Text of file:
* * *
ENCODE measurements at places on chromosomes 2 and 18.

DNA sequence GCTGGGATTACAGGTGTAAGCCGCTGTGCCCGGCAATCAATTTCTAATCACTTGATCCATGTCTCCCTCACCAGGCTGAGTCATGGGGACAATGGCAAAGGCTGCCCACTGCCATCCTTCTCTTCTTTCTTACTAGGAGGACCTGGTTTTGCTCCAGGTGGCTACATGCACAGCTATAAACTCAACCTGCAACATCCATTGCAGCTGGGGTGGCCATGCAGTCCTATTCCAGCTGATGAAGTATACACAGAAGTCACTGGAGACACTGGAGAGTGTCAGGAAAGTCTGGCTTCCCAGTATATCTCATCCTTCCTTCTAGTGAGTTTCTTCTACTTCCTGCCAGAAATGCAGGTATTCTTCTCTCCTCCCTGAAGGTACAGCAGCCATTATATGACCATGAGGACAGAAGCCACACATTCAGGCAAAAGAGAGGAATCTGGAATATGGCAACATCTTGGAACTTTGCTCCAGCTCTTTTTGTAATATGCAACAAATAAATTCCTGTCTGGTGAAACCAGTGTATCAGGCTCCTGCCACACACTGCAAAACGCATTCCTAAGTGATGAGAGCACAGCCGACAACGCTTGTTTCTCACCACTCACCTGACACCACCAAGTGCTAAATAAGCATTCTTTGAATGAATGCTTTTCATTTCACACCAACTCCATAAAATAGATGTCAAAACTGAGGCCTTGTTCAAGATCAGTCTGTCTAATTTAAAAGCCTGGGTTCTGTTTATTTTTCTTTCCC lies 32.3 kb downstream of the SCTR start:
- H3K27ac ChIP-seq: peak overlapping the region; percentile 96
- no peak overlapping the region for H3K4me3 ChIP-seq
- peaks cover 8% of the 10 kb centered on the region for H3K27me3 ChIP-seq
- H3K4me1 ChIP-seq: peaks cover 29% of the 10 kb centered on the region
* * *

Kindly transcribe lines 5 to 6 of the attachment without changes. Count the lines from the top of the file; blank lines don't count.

- peaks cover 8% of the 10 kb centered on the region for H3K27me3 ChIP-seq
- H3K4me1 ChIP-seq: peaks cover 29% of the 10 kb centered on the region